A short, sharp shock?
Most disturbingly, while most people agree that things are bad, there seem to be few proposals - never mind agreement on proposals - to solve the crisis.
There was just too much debt in the system to apply a "short, sharp shock" because what works for a country like Argentina does not work for the system as a whole.
Three big problems are weighing on the economy: liquidity, solvency and regulation.
The European Central Bank, the Federal Reserve and others seem to have solved the liquidity crisis. But many banks were still short of cash, the bankers warned, and regulation was patchy.
"There is no global financial jurisdiction," warned the boss of a central bank. "You can't have financial stability if every country has its own jurisdiction."
But here's the good news. Just leave the rooms packed with bankers, regulators and economists, and you can't shake off the feeling that they're telling only half the story.
One Davos session explored the opportunities for economic growth, and if the bosses of some of the world's largest companies are to be believed, there are plenty.
And the focus is on high-growth countries like Brazil and the emerging markets across Asia.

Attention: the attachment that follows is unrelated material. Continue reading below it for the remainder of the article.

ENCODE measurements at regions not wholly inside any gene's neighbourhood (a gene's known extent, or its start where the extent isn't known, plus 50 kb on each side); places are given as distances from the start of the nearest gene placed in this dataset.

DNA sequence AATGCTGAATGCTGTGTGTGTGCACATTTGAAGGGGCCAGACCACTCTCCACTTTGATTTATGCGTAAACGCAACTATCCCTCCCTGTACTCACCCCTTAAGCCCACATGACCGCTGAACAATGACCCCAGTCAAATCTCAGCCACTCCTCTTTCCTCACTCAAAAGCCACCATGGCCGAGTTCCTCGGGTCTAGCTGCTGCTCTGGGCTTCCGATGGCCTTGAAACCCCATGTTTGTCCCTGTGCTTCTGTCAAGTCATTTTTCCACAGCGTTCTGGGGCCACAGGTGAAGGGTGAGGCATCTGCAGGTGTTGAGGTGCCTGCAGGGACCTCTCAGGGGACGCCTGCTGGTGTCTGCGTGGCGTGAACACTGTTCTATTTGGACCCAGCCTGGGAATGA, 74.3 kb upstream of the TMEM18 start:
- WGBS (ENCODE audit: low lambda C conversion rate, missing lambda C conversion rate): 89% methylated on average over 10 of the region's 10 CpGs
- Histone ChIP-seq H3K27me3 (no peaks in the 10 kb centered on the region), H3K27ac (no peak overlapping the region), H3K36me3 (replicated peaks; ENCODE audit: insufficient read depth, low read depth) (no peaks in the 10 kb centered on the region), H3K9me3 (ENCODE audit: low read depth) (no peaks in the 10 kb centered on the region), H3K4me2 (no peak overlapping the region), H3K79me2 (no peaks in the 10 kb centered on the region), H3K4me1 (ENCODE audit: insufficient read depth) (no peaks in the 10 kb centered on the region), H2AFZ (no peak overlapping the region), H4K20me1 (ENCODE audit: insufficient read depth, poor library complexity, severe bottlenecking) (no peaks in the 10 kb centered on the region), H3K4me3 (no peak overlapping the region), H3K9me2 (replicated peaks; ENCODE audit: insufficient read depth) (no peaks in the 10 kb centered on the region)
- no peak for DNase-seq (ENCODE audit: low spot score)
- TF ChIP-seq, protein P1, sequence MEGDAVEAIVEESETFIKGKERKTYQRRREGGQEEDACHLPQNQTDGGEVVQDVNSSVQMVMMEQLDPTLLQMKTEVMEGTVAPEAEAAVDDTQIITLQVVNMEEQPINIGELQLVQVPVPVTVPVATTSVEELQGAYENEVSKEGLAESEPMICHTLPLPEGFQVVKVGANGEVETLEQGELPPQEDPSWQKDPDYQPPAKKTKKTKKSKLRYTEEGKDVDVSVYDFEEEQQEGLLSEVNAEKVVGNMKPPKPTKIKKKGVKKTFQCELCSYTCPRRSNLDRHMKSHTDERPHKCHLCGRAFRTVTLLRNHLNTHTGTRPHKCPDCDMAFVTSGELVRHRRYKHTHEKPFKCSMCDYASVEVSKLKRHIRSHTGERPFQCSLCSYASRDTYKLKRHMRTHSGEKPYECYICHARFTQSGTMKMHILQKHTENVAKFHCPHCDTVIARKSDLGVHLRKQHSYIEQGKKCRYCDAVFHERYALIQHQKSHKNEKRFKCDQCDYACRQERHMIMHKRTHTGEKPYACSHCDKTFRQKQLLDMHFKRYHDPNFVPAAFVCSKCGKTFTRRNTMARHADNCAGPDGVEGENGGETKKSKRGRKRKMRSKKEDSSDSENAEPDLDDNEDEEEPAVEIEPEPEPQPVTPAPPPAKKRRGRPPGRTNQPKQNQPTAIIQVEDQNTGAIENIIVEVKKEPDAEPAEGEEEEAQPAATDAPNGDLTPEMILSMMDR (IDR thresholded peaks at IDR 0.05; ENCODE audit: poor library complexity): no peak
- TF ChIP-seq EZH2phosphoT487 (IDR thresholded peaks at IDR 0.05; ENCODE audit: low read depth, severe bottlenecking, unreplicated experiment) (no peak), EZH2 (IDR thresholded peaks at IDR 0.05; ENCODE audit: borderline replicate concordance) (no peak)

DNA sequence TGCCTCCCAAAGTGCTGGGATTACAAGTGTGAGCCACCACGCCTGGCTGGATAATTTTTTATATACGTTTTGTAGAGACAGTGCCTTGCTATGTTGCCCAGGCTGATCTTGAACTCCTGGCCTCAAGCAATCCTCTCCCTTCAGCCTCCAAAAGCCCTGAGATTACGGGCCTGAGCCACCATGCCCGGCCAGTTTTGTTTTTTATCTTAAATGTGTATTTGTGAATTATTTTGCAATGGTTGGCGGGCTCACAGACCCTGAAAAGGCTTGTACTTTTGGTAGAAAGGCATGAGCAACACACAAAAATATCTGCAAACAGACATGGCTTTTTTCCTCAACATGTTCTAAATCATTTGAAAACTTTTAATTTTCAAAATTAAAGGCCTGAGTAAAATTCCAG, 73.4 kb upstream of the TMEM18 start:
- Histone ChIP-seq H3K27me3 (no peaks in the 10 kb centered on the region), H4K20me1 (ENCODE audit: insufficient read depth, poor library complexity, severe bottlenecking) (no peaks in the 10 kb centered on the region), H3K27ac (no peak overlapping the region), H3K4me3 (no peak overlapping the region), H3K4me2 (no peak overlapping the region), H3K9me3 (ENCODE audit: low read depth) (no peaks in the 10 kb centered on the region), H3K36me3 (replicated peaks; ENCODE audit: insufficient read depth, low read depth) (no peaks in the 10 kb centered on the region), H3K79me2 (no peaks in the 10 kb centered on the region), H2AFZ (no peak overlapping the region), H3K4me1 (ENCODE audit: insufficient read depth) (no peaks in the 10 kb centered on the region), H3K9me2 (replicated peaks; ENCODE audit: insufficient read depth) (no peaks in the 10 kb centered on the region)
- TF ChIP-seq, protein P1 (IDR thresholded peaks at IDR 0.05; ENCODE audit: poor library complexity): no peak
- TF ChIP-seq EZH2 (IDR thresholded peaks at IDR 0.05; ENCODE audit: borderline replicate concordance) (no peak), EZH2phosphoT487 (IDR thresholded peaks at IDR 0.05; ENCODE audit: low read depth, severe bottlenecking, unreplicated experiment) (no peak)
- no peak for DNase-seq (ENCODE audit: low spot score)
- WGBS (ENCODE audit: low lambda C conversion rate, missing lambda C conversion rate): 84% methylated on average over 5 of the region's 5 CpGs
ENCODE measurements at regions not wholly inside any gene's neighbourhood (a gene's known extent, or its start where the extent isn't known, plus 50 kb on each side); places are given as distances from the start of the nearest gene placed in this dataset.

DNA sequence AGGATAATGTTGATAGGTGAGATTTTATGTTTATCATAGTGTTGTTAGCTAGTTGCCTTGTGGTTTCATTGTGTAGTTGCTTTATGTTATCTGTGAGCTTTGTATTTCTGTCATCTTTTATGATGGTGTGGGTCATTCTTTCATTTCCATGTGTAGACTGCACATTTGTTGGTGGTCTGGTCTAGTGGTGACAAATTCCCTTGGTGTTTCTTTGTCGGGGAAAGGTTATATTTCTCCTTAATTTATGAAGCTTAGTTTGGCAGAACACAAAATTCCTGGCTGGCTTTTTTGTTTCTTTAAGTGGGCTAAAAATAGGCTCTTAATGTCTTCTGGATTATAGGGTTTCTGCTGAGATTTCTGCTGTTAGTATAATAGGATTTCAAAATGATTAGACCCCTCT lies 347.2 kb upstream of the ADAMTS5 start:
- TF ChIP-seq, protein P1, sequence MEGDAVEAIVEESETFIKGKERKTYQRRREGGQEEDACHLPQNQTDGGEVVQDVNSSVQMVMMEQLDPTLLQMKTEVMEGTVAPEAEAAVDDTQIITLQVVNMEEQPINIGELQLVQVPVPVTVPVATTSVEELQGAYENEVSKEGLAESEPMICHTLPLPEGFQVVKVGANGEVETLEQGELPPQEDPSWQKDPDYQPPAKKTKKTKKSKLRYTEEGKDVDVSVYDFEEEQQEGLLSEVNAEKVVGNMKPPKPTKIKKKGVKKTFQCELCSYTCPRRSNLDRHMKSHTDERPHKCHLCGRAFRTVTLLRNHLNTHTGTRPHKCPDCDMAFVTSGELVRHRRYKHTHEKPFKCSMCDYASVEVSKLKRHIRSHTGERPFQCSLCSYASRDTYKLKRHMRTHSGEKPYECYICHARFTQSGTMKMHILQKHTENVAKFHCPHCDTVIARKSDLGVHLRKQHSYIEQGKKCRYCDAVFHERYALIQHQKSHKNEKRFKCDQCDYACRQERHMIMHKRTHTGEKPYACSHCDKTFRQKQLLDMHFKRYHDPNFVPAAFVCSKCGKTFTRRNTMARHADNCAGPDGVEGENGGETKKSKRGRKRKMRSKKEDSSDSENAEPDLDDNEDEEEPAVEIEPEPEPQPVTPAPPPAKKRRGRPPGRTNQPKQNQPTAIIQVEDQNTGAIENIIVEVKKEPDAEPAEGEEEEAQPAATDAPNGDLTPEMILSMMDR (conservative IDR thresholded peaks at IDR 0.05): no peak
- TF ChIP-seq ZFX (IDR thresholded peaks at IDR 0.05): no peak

"There are 1.8 billion people who can be called middle-class, of which 23% live in Asia. By 2030, 4.8 billion people will be middle-class, and 66% of that will be in Asia," ventured the minister of an Asian government.
And once people are in the middle class, they start to consume and drive economic growth.
The proof is in the Magnum
She pointed to her own country, where Unilever had built a factory to make Magnum ice cream. After the first year, the output was running 1,000% above target.
It is anecdotes like this that excite Western multinationals, although they also see the limits of growth. In a few years the earth's population will hit 9 billion people, and "only if we build sustainable supply chains, eliminate waste during the creation and delivery of products... can we underpin the growth of these markets," said the boss of one of the world's largest companies.
Despite the hope, the uncertainty remains.
2012 is the year of the water dragon, ventured a Chinese executive. "Water dragons bring fortune, but if there is too much water, you'll drown."